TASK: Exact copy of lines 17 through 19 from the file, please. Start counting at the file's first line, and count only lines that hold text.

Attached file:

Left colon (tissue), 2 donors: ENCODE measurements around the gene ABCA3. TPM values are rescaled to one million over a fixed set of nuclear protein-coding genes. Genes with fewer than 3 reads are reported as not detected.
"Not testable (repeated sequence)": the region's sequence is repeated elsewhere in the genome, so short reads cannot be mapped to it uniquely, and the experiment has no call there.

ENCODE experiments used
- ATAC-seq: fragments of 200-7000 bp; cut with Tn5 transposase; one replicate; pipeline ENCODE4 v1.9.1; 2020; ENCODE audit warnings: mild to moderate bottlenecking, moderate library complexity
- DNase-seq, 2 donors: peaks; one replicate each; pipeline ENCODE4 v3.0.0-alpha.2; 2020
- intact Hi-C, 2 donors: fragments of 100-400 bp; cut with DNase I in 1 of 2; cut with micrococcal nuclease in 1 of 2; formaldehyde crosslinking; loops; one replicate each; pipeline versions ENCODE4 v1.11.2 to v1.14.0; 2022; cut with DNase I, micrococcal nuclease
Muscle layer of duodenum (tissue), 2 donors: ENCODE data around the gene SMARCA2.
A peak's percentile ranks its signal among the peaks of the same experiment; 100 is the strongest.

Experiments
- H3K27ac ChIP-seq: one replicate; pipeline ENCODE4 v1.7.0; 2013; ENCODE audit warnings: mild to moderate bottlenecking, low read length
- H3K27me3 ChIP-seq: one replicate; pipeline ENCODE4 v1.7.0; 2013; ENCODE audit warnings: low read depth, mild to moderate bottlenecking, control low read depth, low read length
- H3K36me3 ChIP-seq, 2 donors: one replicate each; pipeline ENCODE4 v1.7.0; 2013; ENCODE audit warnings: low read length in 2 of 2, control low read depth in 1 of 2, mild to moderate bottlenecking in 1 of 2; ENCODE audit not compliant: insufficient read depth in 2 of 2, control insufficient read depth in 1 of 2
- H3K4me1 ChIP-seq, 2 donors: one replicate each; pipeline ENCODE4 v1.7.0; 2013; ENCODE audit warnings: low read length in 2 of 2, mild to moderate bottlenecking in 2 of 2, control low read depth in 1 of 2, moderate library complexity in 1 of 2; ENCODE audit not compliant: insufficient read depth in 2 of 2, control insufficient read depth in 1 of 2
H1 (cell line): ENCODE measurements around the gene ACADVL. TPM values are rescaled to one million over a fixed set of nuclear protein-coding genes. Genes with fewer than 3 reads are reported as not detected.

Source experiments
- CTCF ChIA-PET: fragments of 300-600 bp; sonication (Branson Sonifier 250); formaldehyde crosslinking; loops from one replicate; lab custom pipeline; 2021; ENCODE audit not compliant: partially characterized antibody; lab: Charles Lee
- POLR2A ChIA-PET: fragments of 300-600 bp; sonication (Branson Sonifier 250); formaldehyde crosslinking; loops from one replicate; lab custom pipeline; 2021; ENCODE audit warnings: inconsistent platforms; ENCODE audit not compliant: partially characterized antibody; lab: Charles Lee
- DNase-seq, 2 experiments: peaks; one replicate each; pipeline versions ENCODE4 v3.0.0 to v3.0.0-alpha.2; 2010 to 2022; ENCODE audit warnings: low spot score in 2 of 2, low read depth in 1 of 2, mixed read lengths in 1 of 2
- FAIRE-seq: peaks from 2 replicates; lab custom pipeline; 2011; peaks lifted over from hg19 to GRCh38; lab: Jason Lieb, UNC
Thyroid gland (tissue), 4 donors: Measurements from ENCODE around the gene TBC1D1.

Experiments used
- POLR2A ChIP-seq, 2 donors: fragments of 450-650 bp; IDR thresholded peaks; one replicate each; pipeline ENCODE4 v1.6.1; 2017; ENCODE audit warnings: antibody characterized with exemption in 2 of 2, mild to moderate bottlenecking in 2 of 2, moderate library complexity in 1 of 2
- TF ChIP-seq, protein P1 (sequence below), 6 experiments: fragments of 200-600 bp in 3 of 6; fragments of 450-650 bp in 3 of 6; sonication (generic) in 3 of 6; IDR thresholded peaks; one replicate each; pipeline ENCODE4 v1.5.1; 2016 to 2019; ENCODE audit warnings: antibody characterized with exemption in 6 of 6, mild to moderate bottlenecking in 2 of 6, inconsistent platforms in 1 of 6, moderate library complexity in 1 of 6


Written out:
- POLR2A ChIA-PET: fragments of 300-600 bp; sonication (Branson Sonifier 250); formaldehyde crosslinking; loops from one replicate; lab custom pipeline; 2021; ENCODE audit warnings: inconsistent platforms; ENCODE audit not compliant: partially characterized antibody; lab: Charles Lee
- DNase-seq, 2 experiments: peaks; one replicate each; pipeline versions ENCODE4 v3.0.0 to v3.0.0-alpha.2; 2010 to 2022; ENCODE audit warnings: low spot score in 2 of 2, low read depth in 1 of 2, mixed read lengths in 1 of 2
- FAIRE-seq: peaks from 2 replicates; lab custom pipeline; 2011; peaks lifted over from hg19 to GRCh38; lab: Jason Lieb, UNC